Can malware detect that it's running in your sandbox?
If you think an application is suspicious, then you might run it in a sandbox, a virtual machine, maybe use a debugger, and watch what it does. And if nothing happens then that means it’s safe. Right?
Well, maybe not. Malware will often try to detect this kind of trickery, and if it thinks it’s being watched, won’t do anything to raise an alarm.
Paranoid Fish is a tiny open-source tool which uses various techniques to detect sandboxes, VMs, debuggers and more. Run it in your testing environment and you’ll get a feel for how transparent it really is.
Double-click pafish.exe, the program opens a command window and begins running its tests. These can sometimes take a while -- it may appear to hang for three or four minutes -- but the individual test names and results are displayed as the program works.
Although it’s aimed at experts, many of these tests are easy for experienced users to understand. The program looks for VMware Registry keys and adapters, VirtualBox windows and network shares, and uses simple generic ideas like checking whether the system has a single processor, less than 1GB RAM, or a hard drive of under 60GB.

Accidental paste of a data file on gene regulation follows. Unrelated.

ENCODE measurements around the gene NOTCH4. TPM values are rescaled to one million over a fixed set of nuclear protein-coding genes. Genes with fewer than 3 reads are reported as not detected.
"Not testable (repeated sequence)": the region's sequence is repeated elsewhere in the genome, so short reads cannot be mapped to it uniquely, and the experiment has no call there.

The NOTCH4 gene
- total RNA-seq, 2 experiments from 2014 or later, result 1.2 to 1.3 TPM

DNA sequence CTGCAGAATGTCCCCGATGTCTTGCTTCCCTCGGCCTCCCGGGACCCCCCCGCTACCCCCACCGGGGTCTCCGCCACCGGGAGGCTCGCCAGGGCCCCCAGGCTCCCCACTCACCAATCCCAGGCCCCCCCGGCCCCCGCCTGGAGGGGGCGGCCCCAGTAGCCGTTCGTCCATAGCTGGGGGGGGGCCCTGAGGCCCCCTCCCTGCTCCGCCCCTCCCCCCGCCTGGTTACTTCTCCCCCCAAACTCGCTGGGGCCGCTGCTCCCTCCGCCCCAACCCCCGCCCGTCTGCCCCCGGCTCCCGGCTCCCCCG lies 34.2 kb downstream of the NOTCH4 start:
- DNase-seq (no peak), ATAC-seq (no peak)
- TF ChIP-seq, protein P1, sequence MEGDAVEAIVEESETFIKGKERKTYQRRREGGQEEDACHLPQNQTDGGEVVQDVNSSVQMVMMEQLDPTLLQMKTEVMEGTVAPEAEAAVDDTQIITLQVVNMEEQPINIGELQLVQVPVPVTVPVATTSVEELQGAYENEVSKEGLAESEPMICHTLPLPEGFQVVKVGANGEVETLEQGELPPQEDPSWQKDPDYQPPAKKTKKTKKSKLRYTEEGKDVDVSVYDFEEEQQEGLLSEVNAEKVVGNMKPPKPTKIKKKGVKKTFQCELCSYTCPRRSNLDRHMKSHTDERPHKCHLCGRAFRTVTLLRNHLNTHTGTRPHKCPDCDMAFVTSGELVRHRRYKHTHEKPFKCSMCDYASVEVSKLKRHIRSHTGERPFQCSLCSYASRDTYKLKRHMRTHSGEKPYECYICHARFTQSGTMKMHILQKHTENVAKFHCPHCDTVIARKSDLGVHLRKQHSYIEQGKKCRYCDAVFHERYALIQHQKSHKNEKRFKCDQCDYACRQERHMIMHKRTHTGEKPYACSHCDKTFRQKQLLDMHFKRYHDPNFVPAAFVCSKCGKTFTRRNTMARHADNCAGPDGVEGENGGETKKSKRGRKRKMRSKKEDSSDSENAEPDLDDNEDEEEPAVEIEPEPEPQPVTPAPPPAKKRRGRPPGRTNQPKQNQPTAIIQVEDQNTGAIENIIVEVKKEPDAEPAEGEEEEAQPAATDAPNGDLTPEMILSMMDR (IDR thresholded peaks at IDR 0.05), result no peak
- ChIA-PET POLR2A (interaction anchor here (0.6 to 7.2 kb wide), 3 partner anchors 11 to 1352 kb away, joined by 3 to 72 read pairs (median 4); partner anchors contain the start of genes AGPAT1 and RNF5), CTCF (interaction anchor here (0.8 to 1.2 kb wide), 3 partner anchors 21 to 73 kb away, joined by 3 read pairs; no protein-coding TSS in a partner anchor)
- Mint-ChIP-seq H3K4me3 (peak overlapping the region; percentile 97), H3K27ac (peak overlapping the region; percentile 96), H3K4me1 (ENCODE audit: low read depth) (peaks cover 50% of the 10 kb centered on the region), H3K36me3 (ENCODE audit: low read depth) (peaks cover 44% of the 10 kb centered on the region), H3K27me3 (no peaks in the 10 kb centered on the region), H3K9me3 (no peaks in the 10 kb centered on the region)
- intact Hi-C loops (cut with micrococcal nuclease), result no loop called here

If you’ve not thought about this before, just browsing these tests may give you some ideas. Like, if you’re creating a VM to test suspicious programs, give it as many CPUs and as much RAM/ hard drive space as you can spare.
Other test names are either vague ("Checking file path") or experts-only ("Checking function ShellExecuteExW method 1"), but ignore them -- you don’t have to understand every detail.
All that really matters is the verdict after each test. A green "OK" mean the program hasn’t detected any anti-malware tricks, but a red "traced" means it’s spotted your monitoring. And malware could, too.
Paranoid Fish is a free application for Windows XP and later.